Lonely Planet Egypt (Country Travel Guide)

Lonely Planet Egypt (Country Travel Guide)

Matthew Firestone, Michael Benanav, Anthony Sattin

Language: English

Pages: 572

ISBN: 1741793149

Format: PDF / Kindle (mobi) / ePub


No one knows Egypt like Lonely Planet. Our 10th edition will take you from the dusty streets of Cairo to the wondrous Pyramids of Giza and the temples of Luxor. To wash off the dust, go diving in the Red Sea before boarding a felucca for a breezy cruise along the Nile.

Lonely Planet guides are written by experts to get to the heart of every destination they visit. This fully updated edition is packed with accurate, practical and honest advice, designed to give you the information you need to make the most of your trip.

In This Guide:

Diving chapter takes you beneath one of the Underwater Wonders of the World, the Red Sea
Ancient Egypt decoded by nenowned Egyptologist, Dr. Joann Fletcher
Green Index highlights the best ecofriendly options

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the chapel is hidden by scaffolding, frescoes visible in the right-hand nave suggest the superior quality of this early work. The chapel of the Virgin, across the open court, is a more modern and less interesting structure. To get to the monasteries you’ll have to take a taxi (about E£25 per hour). The satellite town of Akhmim, on Sohag’s east bank, covers the ruins of the ancient Egyptian town of Ipu, itself built over an older predynastic settlement. It was dedicated to Min, a fertility god

worshipped one god only (Aten the solar god), and brought about dramatic changes in art and architecture. The temples in Thebes were closed until his death, but the powerful priesthood was soon after reinstated under Akhenaten’s successor, Tutankhamun (1336–1327 BC), who built very little but became the best-known pharaoh ever when his tomb was discovered full of treasure in 1922. Ramses II (1279–1213 BC) may have exaggerated his military victories, but he too was a great builder and added the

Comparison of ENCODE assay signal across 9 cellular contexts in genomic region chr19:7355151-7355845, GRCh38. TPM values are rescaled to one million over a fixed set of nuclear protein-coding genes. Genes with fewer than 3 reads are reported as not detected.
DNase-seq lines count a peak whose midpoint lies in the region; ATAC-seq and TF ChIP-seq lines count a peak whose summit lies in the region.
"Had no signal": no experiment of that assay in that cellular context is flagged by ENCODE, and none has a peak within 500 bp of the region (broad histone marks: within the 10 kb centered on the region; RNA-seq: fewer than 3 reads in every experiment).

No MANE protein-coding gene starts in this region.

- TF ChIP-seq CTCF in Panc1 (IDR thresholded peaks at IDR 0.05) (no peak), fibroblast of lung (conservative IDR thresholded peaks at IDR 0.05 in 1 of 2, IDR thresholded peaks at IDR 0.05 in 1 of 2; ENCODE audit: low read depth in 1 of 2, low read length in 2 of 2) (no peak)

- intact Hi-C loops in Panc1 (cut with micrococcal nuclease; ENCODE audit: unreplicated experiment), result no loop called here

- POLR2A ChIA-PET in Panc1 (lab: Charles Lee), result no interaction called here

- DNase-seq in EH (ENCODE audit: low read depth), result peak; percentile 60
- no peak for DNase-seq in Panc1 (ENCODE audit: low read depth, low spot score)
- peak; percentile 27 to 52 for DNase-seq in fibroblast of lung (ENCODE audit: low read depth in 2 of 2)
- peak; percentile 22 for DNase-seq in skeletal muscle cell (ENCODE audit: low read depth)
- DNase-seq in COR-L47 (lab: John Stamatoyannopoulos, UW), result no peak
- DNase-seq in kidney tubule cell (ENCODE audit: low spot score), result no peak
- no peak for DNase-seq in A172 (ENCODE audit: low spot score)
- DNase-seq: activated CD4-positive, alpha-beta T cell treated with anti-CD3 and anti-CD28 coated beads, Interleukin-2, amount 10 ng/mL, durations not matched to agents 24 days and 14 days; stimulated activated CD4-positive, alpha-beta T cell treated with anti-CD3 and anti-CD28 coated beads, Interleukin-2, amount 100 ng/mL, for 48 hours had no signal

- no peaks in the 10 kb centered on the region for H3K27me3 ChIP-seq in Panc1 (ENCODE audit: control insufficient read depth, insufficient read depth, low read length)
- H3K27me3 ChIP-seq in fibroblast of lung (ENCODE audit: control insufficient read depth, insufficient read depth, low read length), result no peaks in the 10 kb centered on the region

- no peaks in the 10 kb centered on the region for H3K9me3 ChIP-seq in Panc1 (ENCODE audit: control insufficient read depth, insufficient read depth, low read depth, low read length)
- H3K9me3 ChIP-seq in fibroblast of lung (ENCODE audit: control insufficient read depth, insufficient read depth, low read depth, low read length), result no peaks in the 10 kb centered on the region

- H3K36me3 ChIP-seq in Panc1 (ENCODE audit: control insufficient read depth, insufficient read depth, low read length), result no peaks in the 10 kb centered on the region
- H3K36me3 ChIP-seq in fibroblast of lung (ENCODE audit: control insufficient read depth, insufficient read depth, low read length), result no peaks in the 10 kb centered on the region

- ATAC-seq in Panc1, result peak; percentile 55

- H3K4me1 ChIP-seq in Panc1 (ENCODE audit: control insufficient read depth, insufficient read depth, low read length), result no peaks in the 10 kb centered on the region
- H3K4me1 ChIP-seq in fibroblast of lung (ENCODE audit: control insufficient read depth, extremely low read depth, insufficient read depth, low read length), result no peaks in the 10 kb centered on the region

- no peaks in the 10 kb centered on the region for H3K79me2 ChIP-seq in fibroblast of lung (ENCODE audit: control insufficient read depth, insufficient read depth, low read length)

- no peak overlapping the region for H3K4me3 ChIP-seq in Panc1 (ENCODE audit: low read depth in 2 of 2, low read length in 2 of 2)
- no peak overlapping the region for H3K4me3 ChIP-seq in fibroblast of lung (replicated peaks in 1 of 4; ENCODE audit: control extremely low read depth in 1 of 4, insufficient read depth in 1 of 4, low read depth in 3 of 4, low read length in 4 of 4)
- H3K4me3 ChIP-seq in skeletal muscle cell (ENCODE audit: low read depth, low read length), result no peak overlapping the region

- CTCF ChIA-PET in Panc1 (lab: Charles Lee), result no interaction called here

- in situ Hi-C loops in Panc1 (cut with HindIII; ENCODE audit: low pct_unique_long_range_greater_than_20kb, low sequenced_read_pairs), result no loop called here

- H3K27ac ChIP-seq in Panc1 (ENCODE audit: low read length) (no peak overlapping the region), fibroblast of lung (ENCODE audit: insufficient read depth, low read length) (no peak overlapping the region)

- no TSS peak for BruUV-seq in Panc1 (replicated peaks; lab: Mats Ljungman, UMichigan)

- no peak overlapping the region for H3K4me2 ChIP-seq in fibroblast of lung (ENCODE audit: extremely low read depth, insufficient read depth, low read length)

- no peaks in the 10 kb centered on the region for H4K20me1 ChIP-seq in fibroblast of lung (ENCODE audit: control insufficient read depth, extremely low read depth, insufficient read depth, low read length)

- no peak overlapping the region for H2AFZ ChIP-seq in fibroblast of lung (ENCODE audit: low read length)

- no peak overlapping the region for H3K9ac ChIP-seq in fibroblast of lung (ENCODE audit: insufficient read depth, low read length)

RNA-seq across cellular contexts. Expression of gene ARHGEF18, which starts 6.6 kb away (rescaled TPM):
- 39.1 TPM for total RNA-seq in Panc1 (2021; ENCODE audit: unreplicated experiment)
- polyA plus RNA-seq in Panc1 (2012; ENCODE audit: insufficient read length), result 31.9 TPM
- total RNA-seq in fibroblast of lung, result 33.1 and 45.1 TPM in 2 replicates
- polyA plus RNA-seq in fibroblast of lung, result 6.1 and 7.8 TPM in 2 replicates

dishes. Lotus (Map; 238 0419, 012 788 7160; www.lotus-restaurantluxor.nl; Sharia as-Souq; mains E£35-65, kids menu E£17-22; 9am-midnight; ) This air-conditioned restaurant in the heart of Luxor serves mainly international cuisine. The chef is Dutch, but Egyptian specials also feature on the menu. 1886 Restaurant (Map; 238 0422; Old Winter Palace Hotel, Corniche an-Nil; starters E£35-122, mains E£60-190; dinner only; ) The 1886 is the gourmet restaurant in town, serving inventive

comes complete with sunken marble baths, walled private courtyards – some with private pools – and panoramic sea views. Justifiably advertised as the most luxurious destination on the Red Sea, the Oberoi is world-class, and guests here are pampered to their hearts’ content. Eating With its diverse expat population and large pool of tourists, Hurghada has a good variety of restaurants. If you’re travelling on a budget, Ad-Dahar has dozens of inexpensive local-style eateries as well as

form a two-volume tour de force describing the search for sources of the Nile. Flaubert in Egypt: A Sensibility on Tour, translated and edited by Francis Steegmuller, includes choice excerpts from Flaubert’s diary as he made his way up the Nile. Detailed descriptions of Upper Egyptian dancing girls and prostitutes spice up his accounts of ancient sites. A Thousand Miles Up the Nile by Amelia Edwards is a travel classic describing a 19th-century journey from Cairo to Abu Simbel and back on a

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